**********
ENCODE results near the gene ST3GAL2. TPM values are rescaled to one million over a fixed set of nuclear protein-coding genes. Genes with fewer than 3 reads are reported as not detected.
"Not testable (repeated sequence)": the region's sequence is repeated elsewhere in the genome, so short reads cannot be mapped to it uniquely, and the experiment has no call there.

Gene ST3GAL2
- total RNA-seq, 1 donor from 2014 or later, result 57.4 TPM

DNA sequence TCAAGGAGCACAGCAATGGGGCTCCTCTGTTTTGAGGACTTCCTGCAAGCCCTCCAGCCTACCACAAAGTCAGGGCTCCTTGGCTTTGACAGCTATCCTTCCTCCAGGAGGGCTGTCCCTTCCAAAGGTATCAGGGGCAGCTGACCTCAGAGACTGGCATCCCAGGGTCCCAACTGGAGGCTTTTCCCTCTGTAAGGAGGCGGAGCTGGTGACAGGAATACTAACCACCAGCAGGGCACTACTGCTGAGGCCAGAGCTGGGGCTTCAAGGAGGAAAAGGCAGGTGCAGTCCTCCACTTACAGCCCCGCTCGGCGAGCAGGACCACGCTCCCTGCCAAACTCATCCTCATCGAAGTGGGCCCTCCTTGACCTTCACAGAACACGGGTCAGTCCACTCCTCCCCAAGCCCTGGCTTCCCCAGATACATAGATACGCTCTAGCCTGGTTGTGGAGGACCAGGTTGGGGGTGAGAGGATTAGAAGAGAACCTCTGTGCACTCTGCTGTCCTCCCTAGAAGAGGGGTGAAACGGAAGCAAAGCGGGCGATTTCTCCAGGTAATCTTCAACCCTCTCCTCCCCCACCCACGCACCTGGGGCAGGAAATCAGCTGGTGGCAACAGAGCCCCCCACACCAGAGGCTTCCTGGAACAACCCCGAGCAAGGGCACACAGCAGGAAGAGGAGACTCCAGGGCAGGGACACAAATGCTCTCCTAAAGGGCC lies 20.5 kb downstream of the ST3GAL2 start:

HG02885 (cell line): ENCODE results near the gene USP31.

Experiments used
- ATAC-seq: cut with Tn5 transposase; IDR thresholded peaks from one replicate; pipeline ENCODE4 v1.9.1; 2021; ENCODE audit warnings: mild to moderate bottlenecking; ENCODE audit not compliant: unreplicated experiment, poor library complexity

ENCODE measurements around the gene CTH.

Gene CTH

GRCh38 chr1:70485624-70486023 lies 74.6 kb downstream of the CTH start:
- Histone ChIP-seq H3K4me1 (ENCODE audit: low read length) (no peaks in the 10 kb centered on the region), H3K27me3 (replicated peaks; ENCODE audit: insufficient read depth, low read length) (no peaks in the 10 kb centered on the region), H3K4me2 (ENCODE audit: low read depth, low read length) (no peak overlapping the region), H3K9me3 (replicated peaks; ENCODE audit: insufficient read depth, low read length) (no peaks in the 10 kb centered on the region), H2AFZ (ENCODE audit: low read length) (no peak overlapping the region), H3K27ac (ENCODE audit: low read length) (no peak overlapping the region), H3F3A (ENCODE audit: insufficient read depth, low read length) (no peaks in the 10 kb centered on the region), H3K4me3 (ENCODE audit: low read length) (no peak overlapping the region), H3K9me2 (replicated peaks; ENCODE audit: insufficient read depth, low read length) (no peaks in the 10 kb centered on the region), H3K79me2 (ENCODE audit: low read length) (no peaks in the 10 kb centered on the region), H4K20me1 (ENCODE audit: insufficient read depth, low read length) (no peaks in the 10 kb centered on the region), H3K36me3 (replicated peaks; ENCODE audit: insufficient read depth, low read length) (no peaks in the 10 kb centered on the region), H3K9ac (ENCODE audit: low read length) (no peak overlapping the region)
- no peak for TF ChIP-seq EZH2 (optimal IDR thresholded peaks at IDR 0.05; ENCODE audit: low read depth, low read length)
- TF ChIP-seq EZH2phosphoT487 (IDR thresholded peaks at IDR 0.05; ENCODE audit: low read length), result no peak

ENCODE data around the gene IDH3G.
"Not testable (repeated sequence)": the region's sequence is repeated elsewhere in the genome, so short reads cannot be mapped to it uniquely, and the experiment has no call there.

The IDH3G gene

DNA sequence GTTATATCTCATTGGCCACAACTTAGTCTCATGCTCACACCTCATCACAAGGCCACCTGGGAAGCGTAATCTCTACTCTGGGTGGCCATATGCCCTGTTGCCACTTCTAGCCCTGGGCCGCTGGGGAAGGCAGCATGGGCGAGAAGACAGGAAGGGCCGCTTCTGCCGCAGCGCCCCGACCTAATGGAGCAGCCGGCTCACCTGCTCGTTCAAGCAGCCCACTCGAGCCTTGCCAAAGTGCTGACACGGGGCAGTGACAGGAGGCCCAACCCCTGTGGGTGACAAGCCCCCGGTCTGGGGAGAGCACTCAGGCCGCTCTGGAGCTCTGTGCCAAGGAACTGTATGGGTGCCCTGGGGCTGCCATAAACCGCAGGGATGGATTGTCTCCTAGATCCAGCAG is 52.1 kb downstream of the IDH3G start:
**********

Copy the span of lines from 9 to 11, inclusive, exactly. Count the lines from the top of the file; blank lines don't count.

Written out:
ENCODE measurements around the gene CTH.

Gene CTH

GRCh38 chr1:70485624-70486023 lies 74.6 kb downstream of the CTH start: